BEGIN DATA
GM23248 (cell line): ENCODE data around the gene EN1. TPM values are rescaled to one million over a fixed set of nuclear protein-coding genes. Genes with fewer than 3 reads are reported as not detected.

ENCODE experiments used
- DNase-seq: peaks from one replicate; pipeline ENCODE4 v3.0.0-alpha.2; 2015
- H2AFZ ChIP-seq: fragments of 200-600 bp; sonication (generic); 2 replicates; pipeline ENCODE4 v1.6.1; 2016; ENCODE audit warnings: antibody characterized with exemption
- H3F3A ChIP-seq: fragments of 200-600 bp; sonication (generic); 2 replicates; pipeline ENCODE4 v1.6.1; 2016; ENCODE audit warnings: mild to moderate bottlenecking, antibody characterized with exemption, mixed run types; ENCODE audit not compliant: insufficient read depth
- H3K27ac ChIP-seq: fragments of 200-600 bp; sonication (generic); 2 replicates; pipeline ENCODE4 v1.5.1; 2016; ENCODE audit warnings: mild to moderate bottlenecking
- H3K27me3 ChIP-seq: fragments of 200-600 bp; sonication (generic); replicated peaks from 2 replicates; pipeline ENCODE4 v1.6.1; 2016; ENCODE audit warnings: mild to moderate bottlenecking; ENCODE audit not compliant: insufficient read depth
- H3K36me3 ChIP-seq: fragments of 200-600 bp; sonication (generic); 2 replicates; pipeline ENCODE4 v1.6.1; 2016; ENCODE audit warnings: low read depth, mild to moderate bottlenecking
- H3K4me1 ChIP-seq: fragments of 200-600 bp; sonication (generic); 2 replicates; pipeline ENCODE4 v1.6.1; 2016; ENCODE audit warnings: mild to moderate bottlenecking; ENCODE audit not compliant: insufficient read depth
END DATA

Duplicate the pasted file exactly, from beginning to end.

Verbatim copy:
GM23248 (cell line): ENCODE data around the gene EN1. TPM values are rescaled to one million over a fixed set of nuclear protein-coding genes. Genes with fewer than 3 reads are reported as not detected.

ENCODE experiments used
- DNase-seq: peaks from one replicate; pipeline ENCODE4 v3.0.0-alpha.2; 2015
- H2AFZ ChIP-seq: fragments of 200-600 bp; sonication (generic); 2 replicates; pipeline ENCODE4 v1.6.1; 2016; ENCODE audit warnings: antibody characterized with exemption
- H3F3A ChIP-seq: fragments of 200-600 bp; sonication (generic); 2 replicates; pipeline ENCODE4 v1.6.1; 2016; ENCODE audit warnings: mild to moderate bottlenecking, antibody characterized with exemption, mixed run types; ENCODE audit not compliant: insufficient read depth
- H3K27ac ChIP-seq: fragments of 200-600 bp; sonication (generic); 2 replicates; pipeline ENCODE4 v1.5.1; 2016; ENCODE audit warnings: mild to moderate bottlenecking
- H3K27me3 ChIP-seq: fragments of 200-600 bp; sonication (generic); replicated peaks from 2 replicates; pipeline ENCODE4 v1.6.1; 2016; ENCODE audit warnings: mild to moderate bottlenecking; ENCODE audit not compliant: insufficient read depth
- H3K36me3 ChIP-seq: fragments of 200-600 bp; sonication (generic); 2 replicates; pipeline ENCODE4 v1.6.1; 2016; ENCODE audit warnings: low read depth, mild to moderate bottlenecking
- H3K4me1 ChIP-seq: fragments of 200-600 bp; sonication (generic); 2 replicates; pipeline ENCODE4 v1.6.1; 2016; ENCODE audit warnings: mild to moderate bottlenecking; ENCODE audit not compliant: insufficient read depth